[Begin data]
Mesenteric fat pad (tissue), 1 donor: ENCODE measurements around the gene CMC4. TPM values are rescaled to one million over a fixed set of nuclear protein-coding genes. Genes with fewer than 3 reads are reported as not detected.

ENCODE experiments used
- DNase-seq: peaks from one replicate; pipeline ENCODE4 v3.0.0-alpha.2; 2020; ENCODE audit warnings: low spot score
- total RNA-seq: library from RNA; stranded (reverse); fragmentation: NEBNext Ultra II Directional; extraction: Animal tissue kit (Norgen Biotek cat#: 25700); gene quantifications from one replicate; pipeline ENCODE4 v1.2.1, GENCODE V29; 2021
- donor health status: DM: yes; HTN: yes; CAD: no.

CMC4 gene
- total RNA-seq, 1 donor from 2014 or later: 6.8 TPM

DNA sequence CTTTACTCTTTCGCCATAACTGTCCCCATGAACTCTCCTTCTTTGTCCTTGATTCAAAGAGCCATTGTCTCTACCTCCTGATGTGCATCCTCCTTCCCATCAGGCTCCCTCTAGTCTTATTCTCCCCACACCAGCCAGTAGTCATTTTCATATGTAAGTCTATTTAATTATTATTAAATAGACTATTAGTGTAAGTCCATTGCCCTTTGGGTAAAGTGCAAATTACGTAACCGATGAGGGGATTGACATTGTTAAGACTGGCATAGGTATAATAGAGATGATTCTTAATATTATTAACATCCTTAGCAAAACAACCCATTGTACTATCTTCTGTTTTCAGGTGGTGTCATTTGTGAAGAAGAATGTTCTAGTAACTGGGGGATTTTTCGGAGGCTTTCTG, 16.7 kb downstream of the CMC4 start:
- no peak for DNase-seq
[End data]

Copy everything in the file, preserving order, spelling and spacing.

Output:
Mesenteric fat pad (tissue), 1 donor: ENCODE measurements around the gene CMC4. TPM values are rescaled to one million over a fixed set of nuclear protein-coding genes. Genes with fewer than 3 reads are reported as not detected.

ENCODE experiments used
- DNase-seq: peaks from one replicate; pipeline ENCODE4 v3.0.0-alpha.2; 2020; ENCODE audit warnings: low spot score
- total RNA-seq: library from RNA; stranded (reverse); fragmentation: NEBNext Ultra II Directional; extraction: Animal tissue kit (Norgen Biotek cat#: 25700); gene quantifications from one replicate; pipeline ENCODE4 v1.2.1, GENCODE V29; 2021
- donor health status: DM: yes; HTN: yes; CAD: no.

CMC4 gene
- total RNA-seq, 1 donor from 2014 or later: 6.8 TPM

DNA sequence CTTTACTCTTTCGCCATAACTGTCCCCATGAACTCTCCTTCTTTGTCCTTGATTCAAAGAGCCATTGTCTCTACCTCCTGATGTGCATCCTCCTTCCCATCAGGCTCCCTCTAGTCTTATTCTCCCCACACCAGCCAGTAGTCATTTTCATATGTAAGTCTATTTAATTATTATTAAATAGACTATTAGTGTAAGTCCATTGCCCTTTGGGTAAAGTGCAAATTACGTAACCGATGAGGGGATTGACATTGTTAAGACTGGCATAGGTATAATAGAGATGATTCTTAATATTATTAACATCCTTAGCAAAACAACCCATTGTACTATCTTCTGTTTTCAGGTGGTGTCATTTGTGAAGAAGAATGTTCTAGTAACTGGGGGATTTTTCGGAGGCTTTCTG, 16.7 kb downstream of the CMC4 start:
- no peak for DNase-seq